UK Gross Domestic Product (GDP) for Q2 2013 has been revised upwards by the Office for National Statistics from 0.6 percent to 0.7 percent.
This is the result, says the ONS, of "small upwards revisions across a number of the main industrial groupings."
This has added to the trend, since the immediate aftermath of the 'credit crunch', of GDP (which is an estimate of total UK economic activity) following a wobbly but generally slowly rising course.
This is being welcomed as a sign that the UK is on a sustainable road to recovery.
Commenting on the figures Nida Ali, economic adviser to the EY ITEM Club, said:
"An upward revision to GDP was always on the cards given the construction data that was published a couple of weeks ago. While growth of 0.7% instead of 0.6% doesn't change the broader picture, it will certainly add to the feel-good factor about the UK economy and boost confidence.
“It is particularly encouraging that what started out as a consumer and housing led recovery is now broadening out into exports and business investment. Net trade accounted for a majority of the increase in overall GDP and investment contributed 0.2 percentage points as well.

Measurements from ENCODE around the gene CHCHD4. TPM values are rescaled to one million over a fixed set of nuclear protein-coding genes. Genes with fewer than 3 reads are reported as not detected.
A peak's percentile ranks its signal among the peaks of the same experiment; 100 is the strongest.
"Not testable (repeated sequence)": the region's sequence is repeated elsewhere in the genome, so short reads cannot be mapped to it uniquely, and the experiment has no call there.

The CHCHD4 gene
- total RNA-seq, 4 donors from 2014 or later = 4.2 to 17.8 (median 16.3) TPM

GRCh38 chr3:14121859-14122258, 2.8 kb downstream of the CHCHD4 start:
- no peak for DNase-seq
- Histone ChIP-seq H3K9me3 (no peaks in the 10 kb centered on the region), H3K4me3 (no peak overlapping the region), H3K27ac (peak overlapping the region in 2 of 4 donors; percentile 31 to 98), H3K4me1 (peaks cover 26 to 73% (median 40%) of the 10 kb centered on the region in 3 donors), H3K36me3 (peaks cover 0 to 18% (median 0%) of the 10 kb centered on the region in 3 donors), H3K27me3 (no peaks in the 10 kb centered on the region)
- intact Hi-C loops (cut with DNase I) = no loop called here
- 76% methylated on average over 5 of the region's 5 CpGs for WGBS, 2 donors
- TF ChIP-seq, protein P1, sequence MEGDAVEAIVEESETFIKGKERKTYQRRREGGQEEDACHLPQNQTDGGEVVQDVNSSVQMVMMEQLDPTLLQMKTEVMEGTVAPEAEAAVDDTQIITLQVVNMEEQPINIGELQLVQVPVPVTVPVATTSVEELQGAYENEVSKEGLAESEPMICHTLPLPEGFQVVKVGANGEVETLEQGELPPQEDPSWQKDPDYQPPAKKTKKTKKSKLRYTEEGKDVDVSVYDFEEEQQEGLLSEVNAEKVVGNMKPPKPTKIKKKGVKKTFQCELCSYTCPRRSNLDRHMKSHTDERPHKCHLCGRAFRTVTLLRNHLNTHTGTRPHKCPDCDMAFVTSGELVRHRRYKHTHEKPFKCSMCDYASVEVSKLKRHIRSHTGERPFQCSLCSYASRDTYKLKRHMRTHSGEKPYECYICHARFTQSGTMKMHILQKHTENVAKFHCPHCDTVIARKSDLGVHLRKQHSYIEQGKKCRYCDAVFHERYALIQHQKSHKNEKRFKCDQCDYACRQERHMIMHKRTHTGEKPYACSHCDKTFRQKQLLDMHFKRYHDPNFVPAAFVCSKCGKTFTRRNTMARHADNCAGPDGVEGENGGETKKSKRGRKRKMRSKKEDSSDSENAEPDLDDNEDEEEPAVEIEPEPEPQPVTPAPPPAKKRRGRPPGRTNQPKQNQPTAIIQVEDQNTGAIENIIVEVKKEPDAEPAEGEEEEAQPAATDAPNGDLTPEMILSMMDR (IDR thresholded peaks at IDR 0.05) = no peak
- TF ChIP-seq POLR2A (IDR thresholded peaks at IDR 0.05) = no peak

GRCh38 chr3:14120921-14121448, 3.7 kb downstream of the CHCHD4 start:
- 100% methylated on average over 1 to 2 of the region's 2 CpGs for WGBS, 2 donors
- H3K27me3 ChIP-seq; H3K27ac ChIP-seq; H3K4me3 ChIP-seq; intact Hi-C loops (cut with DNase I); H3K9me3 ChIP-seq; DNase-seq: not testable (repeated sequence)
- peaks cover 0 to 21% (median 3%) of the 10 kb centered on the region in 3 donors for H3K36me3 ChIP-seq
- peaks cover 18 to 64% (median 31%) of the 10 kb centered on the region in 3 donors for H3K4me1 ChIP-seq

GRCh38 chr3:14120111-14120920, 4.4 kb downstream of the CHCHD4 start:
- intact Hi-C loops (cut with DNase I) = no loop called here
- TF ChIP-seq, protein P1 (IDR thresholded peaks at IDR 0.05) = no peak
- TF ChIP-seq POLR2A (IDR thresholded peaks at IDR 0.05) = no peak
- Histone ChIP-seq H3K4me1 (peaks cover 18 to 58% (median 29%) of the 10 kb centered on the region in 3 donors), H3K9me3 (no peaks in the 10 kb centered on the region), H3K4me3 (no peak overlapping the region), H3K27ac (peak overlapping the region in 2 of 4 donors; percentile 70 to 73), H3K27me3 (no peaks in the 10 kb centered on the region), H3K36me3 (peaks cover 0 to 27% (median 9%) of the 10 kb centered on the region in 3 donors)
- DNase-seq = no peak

“All in all, these figures are encouraging and monthly indicators suggest that Q3 will be good as well. We are on track to achieve growth of more than 1% this year and over 2% in 2014 – after several false starts the UK finally appears to be on a sustained path of growth.”
Sasha Nugent, Caxton FX analyst, commented:
"The surprise acceleration in GDP growth pretty much reiterates what data has been indicating. The UK economy is showing steady progress and with figures in manufacturing, construction and services all improving, signs of a rebalancing economy are becoming clearer."